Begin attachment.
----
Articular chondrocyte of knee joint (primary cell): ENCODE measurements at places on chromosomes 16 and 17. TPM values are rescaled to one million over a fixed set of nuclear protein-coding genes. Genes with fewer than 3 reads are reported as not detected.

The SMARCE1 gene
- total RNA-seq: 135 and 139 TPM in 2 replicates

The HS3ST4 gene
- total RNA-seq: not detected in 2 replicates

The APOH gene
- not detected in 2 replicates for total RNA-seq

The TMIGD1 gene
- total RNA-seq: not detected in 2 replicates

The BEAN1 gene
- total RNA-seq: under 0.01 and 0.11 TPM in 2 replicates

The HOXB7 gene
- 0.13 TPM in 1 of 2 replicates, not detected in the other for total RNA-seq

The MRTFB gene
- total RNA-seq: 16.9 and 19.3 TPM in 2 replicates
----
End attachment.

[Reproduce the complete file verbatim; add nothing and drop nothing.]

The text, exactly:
Articular chondrocyte of knee joint (primary cell): ENCODE measurements at places on chromosomes 16 and 17. TPM values are rescaled to one million over a fixed set of nuclear protein-coding genes. Genes with fewer than 3 reads are reported as not detected.

The SMARCE1 gene
- total RNA-seq: 135 and 139 TPM in 2 replicates

The HS3ST4 gene
- total RNA-seq: not detected in 2 replicates

The APOH gene
- not detected in 2 replicates for total RNA-seq

The TMIGD1 gene
- total RNA-seq: not detected in 2 replicates

The BEAN1 gene
- total RNA-seq: under 0.01 and 0.11 TPM in 2 replicates

The HOXB7 gene
- 0.13 TPM in 1 of 2 replicates, not detected in the other for total RNA-seq

The MRTFB gene
- total RNA-seq: 16.9 and 19.3 TPM in 2 replicates